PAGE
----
Spotlight on Matthew Beebe, New Teacher at Lorton Station ES
Matthew Beebe’s experience as a teacher at Lorton Station Elementary has made him profoundly grateful for his life so far, and has helped shape him into an empathetic and creative educator who routinely goes above and beyond for his students.
Beebe started at Lorton Station in August 2014 as a special education teacher after graduating from SUNY-Fredonia. He quickly realized that the challenges many of his students faced on a daily basis overshadowed any challenge he had ever experienced. At the Title I school, he saw students who were food insecure, had attention problems, and did not receive adequate support at home. As a result, Beebe set out to strengthen relationships with his students to build trust and enable students to feel safe in his classroom. His smiling face, positive greeting, consistent manner, and ability to talk to his students about anything have gone a long way to build this trust.
To address the disengagement he saw in reading groups and math centers, Beebe learned to accommodate numerous modalities while enabling students to move around the classroom while they were learning. Using sticky hands, rubber bands, Velcro balls, toys that pop into the air, and other kinesthetic outlets, students can be engaged in their learning while minimizing disruption and detachment from classroom activities.
Beebe also noticed that many of his students could not afford to participate in extracurricular clubs or sports teams, and played outdoors with little or no supervision. So he created an afterschool club to teach sportsmanship and provide them with the opportunity to play organized sports. The Lorton Station Sports Club, the only free club in the area, had 200 applicants. By the end of the current school year, Beebe says all 200 students will have had an opportunity to participate on a team. He has also worked with members of the student TV news crew, welcoming English language learners, students with disabilities, and students with behavior issues to the group, offering them the responsibility and pride that comes with producing a daily news show.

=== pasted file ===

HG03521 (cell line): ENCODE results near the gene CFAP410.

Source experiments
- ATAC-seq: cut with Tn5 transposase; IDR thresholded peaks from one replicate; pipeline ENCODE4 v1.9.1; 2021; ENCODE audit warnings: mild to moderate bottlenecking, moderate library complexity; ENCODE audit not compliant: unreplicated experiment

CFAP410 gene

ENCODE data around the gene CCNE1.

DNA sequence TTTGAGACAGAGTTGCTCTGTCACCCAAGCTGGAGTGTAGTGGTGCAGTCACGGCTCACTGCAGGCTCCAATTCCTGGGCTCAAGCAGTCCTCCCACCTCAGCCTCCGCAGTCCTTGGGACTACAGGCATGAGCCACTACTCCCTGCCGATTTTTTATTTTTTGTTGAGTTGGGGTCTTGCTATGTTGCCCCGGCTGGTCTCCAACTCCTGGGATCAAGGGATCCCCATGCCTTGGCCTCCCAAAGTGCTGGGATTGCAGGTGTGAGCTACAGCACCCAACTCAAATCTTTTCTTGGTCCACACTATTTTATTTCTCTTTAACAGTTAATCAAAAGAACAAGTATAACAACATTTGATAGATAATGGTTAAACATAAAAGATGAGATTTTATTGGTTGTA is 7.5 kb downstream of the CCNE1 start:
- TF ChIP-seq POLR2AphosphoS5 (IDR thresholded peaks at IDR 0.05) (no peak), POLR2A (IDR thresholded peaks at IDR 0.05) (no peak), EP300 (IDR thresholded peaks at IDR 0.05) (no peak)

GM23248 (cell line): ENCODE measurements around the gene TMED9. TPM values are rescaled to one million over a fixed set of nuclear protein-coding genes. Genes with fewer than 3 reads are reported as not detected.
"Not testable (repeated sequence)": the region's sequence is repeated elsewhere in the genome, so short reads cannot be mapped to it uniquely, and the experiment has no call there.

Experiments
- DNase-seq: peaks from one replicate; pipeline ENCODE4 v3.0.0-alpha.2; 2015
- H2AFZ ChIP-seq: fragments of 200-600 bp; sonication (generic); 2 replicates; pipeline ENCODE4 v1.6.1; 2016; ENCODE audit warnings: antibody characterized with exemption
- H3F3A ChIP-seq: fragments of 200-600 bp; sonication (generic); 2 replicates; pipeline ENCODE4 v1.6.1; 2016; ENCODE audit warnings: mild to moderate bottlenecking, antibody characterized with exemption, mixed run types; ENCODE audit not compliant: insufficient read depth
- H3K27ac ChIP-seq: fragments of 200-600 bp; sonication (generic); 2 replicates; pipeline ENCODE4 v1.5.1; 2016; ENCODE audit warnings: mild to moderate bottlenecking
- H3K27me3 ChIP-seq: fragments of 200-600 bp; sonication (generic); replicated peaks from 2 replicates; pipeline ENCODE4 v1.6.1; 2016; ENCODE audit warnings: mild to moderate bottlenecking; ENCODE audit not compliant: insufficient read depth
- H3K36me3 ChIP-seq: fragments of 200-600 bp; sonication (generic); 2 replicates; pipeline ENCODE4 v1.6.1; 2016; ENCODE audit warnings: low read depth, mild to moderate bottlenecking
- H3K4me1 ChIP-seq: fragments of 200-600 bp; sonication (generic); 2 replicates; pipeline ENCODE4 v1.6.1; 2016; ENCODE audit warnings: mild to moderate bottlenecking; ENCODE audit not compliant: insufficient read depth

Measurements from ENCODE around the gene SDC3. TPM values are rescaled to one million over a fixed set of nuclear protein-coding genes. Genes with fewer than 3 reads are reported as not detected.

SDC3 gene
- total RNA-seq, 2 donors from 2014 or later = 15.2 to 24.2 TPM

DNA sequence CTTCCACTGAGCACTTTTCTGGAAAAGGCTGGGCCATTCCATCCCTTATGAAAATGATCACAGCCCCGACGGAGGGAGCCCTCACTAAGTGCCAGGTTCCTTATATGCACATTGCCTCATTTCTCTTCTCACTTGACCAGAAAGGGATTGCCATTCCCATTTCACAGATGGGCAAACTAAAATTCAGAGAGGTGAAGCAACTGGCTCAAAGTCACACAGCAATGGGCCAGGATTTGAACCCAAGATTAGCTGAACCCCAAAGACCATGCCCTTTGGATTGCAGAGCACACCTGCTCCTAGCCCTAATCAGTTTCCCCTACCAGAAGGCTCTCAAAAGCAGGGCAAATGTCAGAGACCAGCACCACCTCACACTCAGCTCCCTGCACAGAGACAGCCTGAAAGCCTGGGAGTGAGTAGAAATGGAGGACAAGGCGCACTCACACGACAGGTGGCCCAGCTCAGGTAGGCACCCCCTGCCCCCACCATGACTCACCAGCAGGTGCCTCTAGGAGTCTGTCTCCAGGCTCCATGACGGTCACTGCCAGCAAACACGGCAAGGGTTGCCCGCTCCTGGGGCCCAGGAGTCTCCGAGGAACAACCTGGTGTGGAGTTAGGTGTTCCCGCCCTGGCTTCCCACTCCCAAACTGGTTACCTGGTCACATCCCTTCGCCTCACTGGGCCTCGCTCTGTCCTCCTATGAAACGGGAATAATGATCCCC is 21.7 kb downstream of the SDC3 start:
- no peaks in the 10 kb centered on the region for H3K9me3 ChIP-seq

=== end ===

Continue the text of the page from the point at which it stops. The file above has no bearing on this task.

Beebe works individually with students; he currently mentors a student who has numerous problems at home in an effort to provide a positive role model, and is working with another student on a positive reinforcement behavior plan to circumvent disruptive behavior in class.
“There seems to be no limit to the amount of positive change that we, as teachers, can enact in our schools,” he says. “I will always accept my students’ challenges as my own and I will always be grateful to take some time from my life to help make their lives a little more enjoyable or a little more extraordinary.”